Tuesday, 23 April 2013

Tornerai Part Three

In typical Blog fashion, the episodes for this gentle little story are in reverse order.  Here are the links for the previous pieces:

Nameless dance music wafted from the radio and Josie swayed slightly in time as the waitress took their orders.  Apart from the two of them, the restaurant was deserted.
“You certainly like your music.  Do you like dancing?” he asked.

“Love it.  Why do you ask?”

“Oh, no reason.”  He polished his knife on his napkin, clearly embarrassed.  “You move like a dancer, that’s all.”

“Do you think so?” She was pleased.  “I’ve actually won a couple of trophies.”

“I’m not surprised.  You must dance a lot then.”

“Not now.  My dance partner got called up.  It’s not the same, dancing with the other girls.”

“But you must get lots of invitations.”  He flushed again.

She looked at him for a moment.  “You’re not very good at this chat thing, are you?”

He returned to polishing his knife, his head down.  “I suppose not.  I’m really not trying to chat you, though.  I mean, someone like you wouldn’t…” He stammered to a halt.

“Wouldn’t what?  Look at someone like you?”  He looked up, surprised by her frankness.  

She smiled, softening her voice.  “If I go to a dance on my own I can guarantee I’ll get propositioned by some reserved-occupation lounge lizard with a sharp suit and bad breath.  Believe me, you’re a breath of fresh air.”

His flush deepened still further.  “Oh!  Well, thank you!  In that case, I wondered…”

He was interrupted by the arrival of the soup.  As the waitress placed the bowls in front of them, the music changed again.  The slow opening tones resolved into the voice from the Milk Bar singing “J’Attendrai”.

“It’s that song again.  What was it you called it?” she asked.

“Oh, ‘Tornerai’.  It’s Italian for ‘You Will Return’”

“Sing the Italian words for me.”

“No, I can’t.”

“I thought you said you’d learned them.”

“I have.  I meant I can’t sing.”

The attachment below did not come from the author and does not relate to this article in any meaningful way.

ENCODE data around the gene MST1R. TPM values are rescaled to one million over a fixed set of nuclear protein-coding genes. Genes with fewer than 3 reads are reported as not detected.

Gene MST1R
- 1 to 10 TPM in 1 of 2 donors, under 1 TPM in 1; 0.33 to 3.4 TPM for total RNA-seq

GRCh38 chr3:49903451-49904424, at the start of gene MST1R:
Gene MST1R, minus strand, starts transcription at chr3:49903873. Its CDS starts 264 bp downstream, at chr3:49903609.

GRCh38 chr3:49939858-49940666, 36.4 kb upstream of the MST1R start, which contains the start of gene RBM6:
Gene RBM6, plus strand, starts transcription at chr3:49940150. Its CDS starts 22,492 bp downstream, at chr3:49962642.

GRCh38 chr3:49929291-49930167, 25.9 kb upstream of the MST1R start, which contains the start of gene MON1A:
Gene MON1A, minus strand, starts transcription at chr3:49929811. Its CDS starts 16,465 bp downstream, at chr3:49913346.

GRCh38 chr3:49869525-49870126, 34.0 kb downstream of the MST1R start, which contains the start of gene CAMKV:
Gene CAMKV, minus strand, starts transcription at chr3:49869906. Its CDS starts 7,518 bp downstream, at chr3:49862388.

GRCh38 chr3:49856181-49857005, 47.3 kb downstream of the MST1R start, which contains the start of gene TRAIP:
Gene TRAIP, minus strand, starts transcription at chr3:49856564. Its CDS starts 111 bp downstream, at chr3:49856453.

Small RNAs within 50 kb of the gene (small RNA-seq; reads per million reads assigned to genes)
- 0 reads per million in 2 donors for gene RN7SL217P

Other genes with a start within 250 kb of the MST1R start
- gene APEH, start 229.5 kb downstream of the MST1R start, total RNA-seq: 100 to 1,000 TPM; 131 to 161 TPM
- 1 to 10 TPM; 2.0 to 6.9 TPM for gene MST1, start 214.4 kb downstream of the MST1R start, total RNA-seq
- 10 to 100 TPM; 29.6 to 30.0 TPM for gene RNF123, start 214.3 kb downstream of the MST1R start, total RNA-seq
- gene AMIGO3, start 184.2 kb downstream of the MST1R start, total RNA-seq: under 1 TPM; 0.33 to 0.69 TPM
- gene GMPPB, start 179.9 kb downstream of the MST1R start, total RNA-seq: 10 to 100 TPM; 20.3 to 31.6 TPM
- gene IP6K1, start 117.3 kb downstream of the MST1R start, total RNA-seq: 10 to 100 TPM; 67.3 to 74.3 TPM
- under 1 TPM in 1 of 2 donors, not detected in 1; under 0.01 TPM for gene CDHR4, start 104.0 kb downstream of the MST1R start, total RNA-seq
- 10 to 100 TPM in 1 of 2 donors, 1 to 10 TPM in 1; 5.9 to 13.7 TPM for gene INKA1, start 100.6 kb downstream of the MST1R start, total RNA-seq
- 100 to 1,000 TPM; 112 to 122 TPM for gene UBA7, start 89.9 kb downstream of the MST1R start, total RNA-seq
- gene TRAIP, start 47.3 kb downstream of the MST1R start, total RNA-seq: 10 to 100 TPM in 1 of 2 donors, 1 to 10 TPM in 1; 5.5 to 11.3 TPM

“You did in the Milk Bar.”  She grinned over her soup spoon, teasing him.

“Oh, well, not really.  I, er…” His colour was deepening again.

“You know, I’ve never seen anyone blush as easy as you do,” she laughed.  “OK, tell me what you wondered, then.”

“What I wondered?”

“Just before the soup arrived.  You said, ‘I wonder…’”

“Oh, that.” He was quiet for several seconds.  “It’s just that… well, I know we said just lunch, but…”

“But…?” she prompted.

“But there’s a farewell tea dance at the Training School.  Would you like to come?”

“We did say just lunch, didn’t we?”

He sagged.  “Yes, we did.”

“But you hadn’t mentioned a tea dance then.  Eat up, I want to go dancing in my new frock.”

The severe formality of the Castle Bromwich Training School was softened by tri-coloured bunting and a banner wishing Good Luck to 44 Squadron.  A six-piece band played subdued dance standards from a small stage.  Josie slipped into the Ladies as they arrived, emerging triumphantly in the new dress, her hair combed and shining coppery in the harsh lights. 

Tony met her at the door.  “Wow! You look, um… nice.”  He held out a glass of pinkish liquid.  “It’s only fruit cup, I’m afraid.”

“You’re such a silver-tongued flatterer,” she laughed, taking the glass and sipping.  “Flipping heck!  Fruit cup? Are you sure?”

He tested his own drink.  “Ah.  I think someone’s accidentally spilt gin into the bowl.”

“I think everyone in the room has.”  She drank experimentally, trying not to grimace at the unaccustomed bitterness.

The conclusion will be up in a few days' time

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